The Jeyes International Pro-Am at Royal Dublin took place in 1962 and there was a surprise victor as Dr. David Shehan, an amateur, saw off some of the leading pros at the time including Christy O’Connor Senior, Dai Rees, and Harry Weetman

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1962: Dr David Sheahan (Grange)

UCD medical student David Sheahan was front page news on Monday, June 4, 1962, the morning after his astonishing success in winning the Jeyes International Pro-Am at Royal Dublin. “David defeats Golf Goliaths” was the headline in the Irish Independent which carried a photo of the Grange Golf Club member being raised aloft by friends and club mates after he had clinched a history-making victory. Previews of the Jeyes tournament suggested that the winner would most likely emerge from the clutch of Ryder Cup players and South Africans in the field. 

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Christy O’Connor Senior, Dai Rees, Harry Weetman – winner the previous week of the Swallow-Penfold tournament - Peter Butler, and Bernard Hunt had all represented GB and Ireland in the Ryder Cup, while Denis Hutchinson of South Africa was another of the headline players. David Sheahan, the 1961 Irish Close champion, was one of a select group of the best Irish amateurs in the field, including the great Joe Carr, Tom Craddock, and Noel Fogarty of Royal Dublin.

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The tournament format was 18 holes on Friday, June 1; another 18 on Saturday June 2, and 36 holes on Sunday, June 3.  Par for the course was 74 (35, 39). Sheahan’s 69, 72, 72, had him nicely tucked in three shots behind Christy Senior, who led after 54 holes by a shot from Hutchinson. Senior’s second round 65 was a new course record. The stage was thus set for a big finish. An air of excitement flourished among the large galleries following Christy Senior but as he fell away with 75, news spread that the amateur, David Sheahan, was making a charge. Out in 33, the Grange golfer kept cool amid the buzz of anticipation generated by his performance. He came to the 16th tee needing 3-4-4 (birdie, par, birdie) to win. The UCD student rose to the challenge and duly passed this stern examination of nerve and technique. He almost holed for eagle on 16, but was grateful to take the birdie. Then came a par on 17.

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The final test was the notorious “Garden”. Sheahan opted for a safety first policy, taking driver and four-iron to leave himself a 20 foot pitch. From there he played a delightful wedge shot to within a foot of the flagstick. Sheahan tapped in for his birdie to close out the tournament with 69 and a 282 total. South Africa’s Hutchinson came second, beaten by a shot. Ironically, as an amateur, Hutchinson had won the South African Open championship in 1959.  Christy Senior was third on 285.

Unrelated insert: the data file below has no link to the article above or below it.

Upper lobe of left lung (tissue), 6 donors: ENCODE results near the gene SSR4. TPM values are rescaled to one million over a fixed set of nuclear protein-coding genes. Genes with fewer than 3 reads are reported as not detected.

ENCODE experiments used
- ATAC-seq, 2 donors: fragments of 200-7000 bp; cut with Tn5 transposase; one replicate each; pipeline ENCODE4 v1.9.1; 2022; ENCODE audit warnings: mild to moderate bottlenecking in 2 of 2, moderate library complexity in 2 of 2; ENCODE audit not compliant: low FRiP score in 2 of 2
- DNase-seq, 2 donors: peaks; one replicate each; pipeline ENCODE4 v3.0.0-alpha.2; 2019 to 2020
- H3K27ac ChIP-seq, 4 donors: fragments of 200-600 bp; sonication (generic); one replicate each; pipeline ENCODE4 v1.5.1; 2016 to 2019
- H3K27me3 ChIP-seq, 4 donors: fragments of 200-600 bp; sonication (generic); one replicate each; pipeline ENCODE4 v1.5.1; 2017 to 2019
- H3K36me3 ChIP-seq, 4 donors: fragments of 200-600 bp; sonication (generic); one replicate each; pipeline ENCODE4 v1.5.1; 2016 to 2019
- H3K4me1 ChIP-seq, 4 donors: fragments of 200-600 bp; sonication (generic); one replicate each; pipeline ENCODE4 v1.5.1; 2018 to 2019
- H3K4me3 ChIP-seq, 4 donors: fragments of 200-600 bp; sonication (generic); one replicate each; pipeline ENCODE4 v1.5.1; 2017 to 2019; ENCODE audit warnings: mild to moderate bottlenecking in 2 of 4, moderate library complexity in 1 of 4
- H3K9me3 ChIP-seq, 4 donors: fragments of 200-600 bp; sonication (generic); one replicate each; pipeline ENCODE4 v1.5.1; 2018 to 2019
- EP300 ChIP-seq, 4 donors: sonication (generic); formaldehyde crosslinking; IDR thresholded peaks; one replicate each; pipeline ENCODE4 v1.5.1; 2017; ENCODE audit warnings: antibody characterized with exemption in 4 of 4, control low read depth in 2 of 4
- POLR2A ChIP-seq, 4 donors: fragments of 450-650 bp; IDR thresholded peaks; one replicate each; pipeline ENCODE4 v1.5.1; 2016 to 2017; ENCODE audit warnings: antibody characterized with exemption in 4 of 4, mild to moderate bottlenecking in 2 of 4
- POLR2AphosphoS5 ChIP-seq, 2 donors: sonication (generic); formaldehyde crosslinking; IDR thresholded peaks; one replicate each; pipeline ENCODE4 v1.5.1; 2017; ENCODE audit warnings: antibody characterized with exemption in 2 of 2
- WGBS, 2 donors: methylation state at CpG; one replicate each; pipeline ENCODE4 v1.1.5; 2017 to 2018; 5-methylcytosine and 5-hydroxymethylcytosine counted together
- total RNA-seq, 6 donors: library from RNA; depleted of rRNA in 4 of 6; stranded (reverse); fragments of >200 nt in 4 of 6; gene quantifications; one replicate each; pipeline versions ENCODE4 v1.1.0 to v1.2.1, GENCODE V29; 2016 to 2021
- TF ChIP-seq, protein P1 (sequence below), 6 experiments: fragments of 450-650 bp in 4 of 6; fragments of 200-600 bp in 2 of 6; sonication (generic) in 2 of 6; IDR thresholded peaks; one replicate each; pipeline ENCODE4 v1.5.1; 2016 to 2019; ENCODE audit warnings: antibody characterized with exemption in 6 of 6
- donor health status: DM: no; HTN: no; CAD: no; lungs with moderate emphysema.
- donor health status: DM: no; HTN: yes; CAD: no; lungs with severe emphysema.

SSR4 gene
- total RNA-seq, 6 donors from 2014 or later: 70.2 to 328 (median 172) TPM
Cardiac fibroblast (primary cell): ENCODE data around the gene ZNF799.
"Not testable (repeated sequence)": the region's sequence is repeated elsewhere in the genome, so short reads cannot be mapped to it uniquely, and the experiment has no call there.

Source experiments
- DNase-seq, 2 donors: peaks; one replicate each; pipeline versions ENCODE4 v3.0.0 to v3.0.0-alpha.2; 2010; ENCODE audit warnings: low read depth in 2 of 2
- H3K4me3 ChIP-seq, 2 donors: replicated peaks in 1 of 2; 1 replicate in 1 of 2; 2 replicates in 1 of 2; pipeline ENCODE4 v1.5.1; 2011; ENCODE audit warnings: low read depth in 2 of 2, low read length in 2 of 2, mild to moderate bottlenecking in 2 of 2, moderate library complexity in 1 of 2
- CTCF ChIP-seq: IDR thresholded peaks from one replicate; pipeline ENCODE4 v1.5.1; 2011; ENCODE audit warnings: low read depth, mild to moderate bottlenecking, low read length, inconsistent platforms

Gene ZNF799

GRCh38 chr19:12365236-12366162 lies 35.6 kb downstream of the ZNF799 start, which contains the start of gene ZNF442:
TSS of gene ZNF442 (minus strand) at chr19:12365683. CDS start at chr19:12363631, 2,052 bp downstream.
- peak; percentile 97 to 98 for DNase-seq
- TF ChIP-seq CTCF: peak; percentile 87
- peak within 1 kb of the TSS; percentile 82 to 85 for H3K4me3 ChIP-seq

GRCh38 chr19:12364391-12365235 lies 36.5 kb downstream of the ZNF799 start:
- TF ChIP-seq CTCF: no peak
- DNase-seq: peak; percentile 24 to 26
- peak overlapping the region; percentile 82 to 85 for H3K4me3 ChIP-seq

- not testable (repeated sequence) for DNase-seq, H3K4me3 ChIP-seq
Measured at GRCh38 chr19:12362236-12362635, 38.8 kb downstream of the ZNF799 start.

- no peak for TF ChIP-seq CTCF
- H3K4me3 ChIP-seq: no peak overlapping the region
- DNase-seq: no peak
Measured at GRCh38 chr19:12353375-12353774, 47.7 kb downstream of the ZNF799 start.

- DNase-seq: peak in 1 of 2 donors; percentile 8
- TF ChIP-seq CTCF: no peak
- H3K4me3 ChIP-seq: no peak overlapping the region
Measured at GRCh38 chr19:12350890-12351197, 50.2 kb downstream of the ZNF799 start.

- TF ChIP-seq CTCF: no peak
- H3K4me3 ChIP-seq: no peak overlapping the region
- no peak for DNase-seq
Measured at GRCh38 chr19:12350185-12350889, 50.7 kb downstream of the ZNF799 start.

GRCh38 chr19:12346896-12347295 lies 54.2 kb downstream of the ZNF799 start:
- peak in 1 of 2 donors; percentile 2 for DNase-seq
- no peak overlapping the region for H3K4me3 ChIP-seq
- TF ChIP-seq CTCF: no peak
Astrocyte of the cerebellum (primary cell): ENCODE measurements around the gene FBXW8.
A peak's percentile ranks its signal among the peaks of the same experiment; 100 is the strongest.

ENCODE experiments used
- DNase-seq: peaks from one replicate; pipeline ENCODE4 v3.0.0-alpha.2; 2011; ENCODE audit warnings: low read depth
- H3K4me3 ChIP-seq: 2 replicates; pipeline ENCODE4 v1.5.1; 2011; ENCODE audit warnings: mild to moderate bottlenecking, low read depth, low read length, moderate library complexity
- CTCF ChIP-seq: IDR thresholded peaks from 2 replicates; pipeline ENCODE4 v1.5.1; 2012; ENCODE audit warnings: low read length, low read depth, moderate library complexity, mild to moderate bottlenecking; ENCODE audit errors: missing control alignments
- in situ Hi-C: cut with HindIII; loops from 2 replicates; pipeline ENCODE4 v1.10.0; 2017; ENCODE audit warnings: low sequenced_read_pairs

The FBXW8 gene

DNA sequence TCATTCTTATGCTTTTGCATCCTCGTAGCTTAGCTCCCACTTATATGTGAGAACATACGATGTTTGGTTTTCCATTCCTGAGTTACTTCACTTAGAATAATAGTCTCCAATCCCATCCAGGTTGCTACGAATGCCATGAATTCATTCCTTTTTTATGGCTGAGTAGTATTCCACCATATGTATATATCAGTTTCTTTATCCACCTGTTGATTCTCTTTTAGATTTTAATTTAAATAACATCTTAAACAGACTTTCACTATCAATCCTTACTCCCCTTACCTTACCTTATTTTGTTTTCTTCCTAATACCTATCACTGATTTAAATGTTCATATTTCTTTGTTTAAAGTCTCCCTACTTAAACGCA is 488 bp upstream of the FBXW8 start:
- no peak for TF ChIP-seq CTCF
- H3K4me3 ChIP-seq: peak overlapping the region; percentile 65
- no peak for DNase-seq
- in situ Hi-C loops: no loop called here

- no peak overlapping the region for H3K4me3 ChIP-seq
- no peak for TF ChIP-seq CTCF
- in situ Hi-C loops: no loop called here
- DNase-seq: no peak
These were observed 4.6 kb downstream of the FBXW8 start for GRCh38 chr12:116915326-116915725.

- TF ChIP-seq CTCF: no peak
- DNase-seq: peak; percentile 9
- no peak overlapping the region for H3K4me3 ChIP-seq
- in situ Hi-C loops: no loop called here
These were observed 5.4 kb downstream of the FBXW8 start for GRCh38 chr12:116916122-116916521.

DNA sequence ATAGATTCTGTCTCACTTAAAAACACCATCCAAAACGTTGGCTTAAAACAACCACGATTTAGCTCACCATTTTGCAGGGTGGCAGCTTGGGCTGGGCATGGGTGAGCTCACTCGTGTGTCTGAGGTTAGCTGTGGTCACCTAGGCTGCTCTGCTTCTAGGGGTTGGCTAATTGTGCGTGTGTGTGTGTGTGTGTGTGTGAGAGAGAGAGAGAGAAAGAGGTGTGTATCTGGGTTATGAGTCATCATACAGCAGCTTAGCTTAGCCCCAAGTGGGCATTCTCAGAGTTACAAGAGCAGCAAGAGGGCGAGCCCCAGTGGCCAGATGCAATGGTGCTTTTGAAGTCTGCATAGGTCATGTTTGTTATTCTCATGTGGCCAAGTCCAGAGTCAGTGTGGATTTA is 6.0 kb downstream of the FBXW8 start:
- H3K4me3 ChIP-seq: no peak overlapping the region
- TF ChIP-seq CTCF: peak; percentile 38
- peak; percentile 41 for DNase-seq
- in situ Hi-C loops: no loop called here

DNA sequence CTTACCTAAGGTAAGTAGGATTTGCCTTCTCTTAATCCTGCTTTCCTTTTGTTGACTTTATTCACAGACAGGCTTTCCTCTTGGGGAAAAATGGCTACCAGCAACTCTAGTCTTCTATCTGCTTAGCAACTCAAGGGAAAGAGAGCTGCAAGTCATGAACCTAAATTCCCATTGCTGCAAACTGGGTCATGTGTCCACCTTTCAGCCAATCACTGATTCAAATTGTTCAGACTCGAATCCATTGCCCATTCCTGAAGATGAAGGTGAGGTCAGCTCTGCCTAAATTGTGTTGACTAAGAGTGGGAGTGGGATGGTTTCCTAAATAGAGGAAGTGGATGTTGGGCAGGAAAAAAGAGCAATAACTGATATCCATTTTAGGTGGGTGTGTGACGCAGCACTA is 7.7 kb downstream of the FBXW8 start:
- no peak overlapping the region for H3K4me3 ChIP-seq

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Consolation for the two professionals came in the form of first and second place prize money respectively, but the winner was not complaining Noel Fogarty (290) was runner-up to Sheahan for the amateur prize. The UCD student was quickly brought down to earth as, despite the clamour for photographs and interviews, he had to face exams the day after his golfing success. His feat went unmatched in European golf until 2007 when Spain’s Pablo Martin Benavides won the Estoril Open de Portugal as an amateur. Two years later Shane Lowry joined Dr Sheahan in defeating the professionals at the 2009 ‘3’ Irish Open.

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1963: Guy Wolstenholme (St George’s Hill)

Holder Dr David Sheahan did not defend his Jeyes International Pro-Am title in 1963, as the event clashed with the Walker Cup being played at Turnberry. Dr Sheahan, Joe Carr and David Madeley were the Irish representatives on the GB and Ireland team that played the USA that year. Back home, Christy O’Connor Senior was once again expected to mount a strong challenge at Royal Dublin.

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Christy’s friend and Ryder Cup partner Peter Alliss, Bernard Hunt, Denis Hutchinson, Harry Weetman and former amateur star Guy Wolstenholme also looked likely contenders for the Jeyes tournament. Wolstenholme made an early move, leading after round one on 68, six under the par of 74, to go a shot clear of surprise packet Jimmy Barrett of Carrickmines.

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After that, the St George’s Hill professional turned the event into a one man show. Wolstenholme produced a record-equalling 65, highlighted by seven birdies and an eagle 3 at the 13th, in the second round to lie five shots clear of the field. With three rounds completed, the Englishman led by nine. He completed the rout with a 68 for 269 and a 12 shot winning margin. Australia’s Frank Philips, twice an Australian Open champion, carded 65 to equal the course record and finish second on 281. John Nestor of Milltown led from pillar to post to take the amateur prize on 292.